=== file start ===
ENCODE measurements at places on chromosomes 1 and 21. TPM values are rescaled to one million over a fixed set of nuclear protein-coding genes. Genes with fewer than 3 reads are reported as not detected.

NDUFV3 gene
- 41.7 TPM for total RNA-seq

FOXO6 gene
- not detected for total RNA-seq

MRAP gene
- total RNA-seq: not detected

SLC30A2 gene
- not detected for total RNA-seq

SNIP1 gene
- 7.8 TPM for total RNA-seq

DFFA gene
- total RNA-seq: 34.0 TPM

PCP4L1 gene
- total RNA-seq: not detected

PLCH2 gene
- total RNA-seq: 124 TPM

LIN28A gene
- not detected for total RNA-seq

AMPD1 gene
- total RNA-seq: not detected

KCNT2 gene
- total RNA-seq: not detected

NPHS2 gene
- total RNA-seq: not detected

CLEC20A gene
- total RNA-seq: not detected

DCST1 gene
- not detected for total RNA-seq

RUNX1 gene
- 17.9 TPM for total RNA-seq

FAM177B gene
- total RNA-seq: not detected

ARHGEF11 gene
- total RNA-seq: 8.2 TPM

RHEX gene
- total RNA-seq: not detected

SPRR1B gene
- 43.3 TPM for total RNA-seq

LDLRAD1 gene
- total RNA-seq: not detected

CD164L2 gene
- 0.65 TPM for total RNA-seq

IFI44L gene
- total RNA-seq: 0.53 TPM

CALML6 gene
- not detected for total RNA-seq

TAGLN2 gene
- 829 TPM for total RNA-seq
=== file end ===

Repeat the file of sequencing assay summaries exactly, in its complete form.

ENCODE measurements at places on chromosomes 1 and 21. TPM values are rescaled to one million over a fixed set of nuclear protein-coding genes. Genes with fewer than 3 reads are reported as not detected.

NDUFV3 gene
- 41.7 TPM for total RNA-seq

FOXO6 gene
- not detected for total RNA-seq

MRAP gene
- total RNA-seq: not detected

SLC30A2 gene
- not detected for total RNA-seq

SNIP1 gene
- 7.8 TPM for total RNA-seq

DFFA gene
- total RNA-seq: 34.0 TPM

PCP4L1 gene
- total RNA-seq: not detected

PLCH2 gene
- total RNA-seq: 124 TPM

LIN28A gene
- not detected for total RNA-seq

AMPD1 gene
- total RNA-seq: not detected

KCNT2 gene
- total RNA-seq: not detected

NPHS2 gene
- total RNA-seq: not detected

CLEC20A gene
- total RNA-seq: not detected

DCST1 gene
- not detected for total RNA-seq

RUNX1 gene
- 17.9 TPM for total RNA-seq

FAM177B gene
- total RNA-seq: not detected

ARHGEF11 gene
- total RNA-seq: 8.2 TPM

RHEX gene
- total RNA-seq: not detected

SPRR1B gene
- 43.3 TPM for total RNA-seq

LDLRAD1 gene
- total RNA-seq: not detected

CD164L2 gene
- 0.65 TPM for total RNA-seq

IFI44L gene
- total RNA-seq: 0.53 TPM

CALML6 gene
- not detected for total RNA-seq

TAGLN2 gene
- 829 TPM for total RNA-seq